Welcome to the Rangeland Resources & Systems Research (RRSR), where our mission is to develop science-based management strategies for the provision of ecosystem goods and services from semiarid rangeland ecosystems. These strategies will be used to enhance decision-making by land managers using monitoring-informed adaptive management to improve resiliency and reduce risk for rangelands in a changing climate. Our research is conducted by 8 scientists (David Augustine, Dana Blumenthal, Justin Derner, David Hoover, Liwang Ma, Dannele Peck, Lauren Porensky and John Tatarko) and 1 post-doc (Hailey Wilmer) in Colorado and Wyoming at 3 primary field locations: 1) the Central Plains Experimental Range (shortgrass steppe, 1of 18 sites in the Long-Term Agroecosystem Research, LTAR, network, and the core site for Domain 10 for the National Ecological Observatory Network, NEON), 2) the High Plains Grasslands Research Station (northern mixed-grass prairie, and 3) the Thunder Basin National Grassland (ecotone of sagebrush grassland – northern mixed-grass prairie). Research projects are highly multi- and transdisciplinary with numerous collaborators including: University of Wyoming, Colorado State University, Texas A&M University, University of California-Davis, Crow Valley Livestock Cooperative, Inc., King Ranch, Thunder Basin Grasslands Prairie Ecosystem Association and many others.
Research objectives include:
- Develop adaptive grazing management strategies for rangelands that balance objectives for improving livestock production and enhancing other ecosystem services under a variety of climatic conditions.
- Develop science-based decision-support tools for rangelands to aid land managers in enhancing livestock production and other ecosystem goods and services at ecological site and landscape levels.
- As part of the LTAR network, use the Central Plains Experimental Range LTAR to improve the observational capabilities and data accessibility of the LTAR network to support research to sustain or enhance agricultural production and environmental quality in agroecosystems characteristic of the Central Great Plains. Expand plant trait data collection and synthesis across the LTAR sites to provide more robust mechanistic explanations of plant responses to management strategies and climate change.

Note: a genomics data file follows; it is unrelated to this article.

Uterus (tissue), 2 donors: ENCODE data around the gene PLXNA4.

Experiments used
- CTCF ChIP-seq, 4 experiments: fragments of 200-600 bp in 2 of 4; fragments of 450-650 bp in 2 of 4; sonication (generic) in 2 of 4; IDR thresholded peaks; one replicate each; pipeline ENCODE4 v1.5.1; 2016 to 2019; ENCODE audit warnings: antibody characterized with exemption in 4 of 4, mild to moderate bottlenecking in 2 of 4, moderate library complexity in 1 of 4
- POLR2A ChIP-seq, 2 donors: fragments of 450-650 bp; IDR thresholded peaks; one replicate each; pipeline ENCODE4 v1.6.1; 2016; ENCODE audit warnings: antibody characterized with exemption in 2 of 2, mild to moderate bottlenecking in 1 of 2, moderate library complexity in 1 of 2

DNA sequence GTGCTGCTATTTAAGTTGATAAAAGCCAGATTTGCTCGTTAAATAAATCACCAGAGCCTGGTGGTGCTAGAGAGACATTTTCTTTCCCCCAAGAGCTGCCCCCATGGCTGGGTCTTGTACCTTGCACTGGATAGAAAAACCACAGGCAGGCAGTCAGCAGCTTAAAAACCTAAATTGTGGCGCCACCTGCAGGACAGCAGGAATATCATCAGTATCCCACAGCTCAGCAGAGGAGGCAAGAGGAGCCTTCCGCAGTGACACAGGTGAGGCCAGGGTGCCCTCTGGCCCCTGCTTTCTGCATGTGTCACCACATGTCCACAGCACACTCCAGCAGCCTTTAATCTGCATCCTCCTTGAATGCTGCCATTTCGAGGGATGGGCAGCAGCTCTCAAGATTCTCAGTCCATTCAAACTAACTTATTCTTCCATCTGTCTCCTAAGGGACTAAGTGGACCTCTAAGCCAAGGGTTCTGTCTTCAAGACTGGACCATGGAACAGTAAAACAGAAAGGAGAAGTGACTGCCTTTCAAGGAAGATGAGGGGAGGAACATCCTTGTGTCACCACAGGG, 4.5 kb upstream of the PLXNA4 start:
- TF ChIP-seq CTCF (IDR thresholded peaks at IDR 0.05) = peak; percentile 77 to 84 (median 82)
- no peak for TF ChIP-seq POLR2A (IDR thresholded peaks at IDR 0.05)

- Validate untested science incorporated into Wind Erosion Prediction System (WEPS) for simulations of dryland crop rotations, tillage/no-tillage, organic soils, and residue cover, including the effects of within-field variability, against experimental data, and adjust algorithms where needed. Provide technology transfer of WEPS via data stewardship, data and algorithm documentation, and continual dialogue with the Natural Resources Conservation Service (NRCS).
- Survey and document grazing land model decision support functions requested by ranchers and public land managers; assess the ability of currently available models to reliably and accurately provide those functions using LTAR data; and outline a strategy to achieve a highly reliable, spatially-explicit, and high temporal resolution grazing land model that will meet the requested decision support needs.
Dr. David Augustine was part of a video on Dryland Agricluture. This film was produced by Rumplefarm in partnership with the Lexicon of Sustainability.